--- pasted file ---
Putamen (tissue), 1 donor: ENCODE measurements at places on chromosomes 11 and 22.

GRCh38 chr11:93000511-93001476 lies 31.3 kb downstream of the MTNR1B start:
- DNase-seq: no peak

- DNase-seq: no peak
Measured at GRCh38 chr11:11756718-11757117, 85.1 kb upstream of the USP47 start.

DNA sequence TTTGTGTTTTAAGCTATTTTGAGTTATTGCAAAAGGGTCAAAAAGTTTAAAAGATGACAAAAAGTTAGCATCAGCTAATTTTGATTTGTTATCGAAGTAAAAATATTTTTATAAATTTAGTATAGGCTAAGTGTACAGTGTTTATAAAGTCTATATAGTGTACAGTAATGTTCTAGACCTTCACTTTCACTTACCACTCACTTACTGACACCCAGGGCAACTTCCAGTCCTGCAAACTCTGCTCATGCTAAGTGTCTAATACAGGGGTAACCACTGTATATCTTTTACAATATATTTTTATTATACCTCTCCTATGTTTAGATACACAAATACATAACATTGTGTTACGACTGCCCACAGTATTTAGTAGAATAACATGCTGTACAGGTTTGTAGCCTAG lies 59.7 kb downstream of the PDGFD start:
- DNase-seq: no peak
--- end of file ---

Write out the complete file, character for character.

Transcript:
Putamen (tissue), 1 donor: ENCODE measurements at places on chromosomes 11 and 22.

GRCh38 chr11:93000511-93001476 lies 31.3 kb downstream of the MTNR1B start:
- DNase-seq: no peak

- DNase-seq: no peak
Measured at GRCh38 chr11:11756718-11757117, 85.1 kb upstream of the USP47 start.

DNA sequence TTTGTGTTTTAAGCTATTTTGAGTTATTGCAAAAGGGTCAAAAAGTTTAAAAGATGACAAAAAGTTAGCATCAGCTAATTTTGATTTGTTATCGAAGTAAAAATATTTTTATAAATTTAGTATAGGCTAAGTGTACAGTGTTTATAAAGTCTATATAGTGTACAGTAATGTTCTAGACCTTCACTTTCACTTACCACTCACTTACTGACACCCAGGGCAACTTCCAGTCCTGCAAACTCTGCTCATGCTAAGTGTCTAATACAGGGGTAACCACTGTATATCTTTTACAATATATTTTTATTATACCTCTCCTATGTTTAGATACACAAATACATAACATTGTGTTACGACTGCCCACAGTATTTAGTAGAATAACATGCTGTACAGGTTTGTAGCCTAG lies 59.7 kb downstream of the PDGFD start:
- DNase-seq: no peak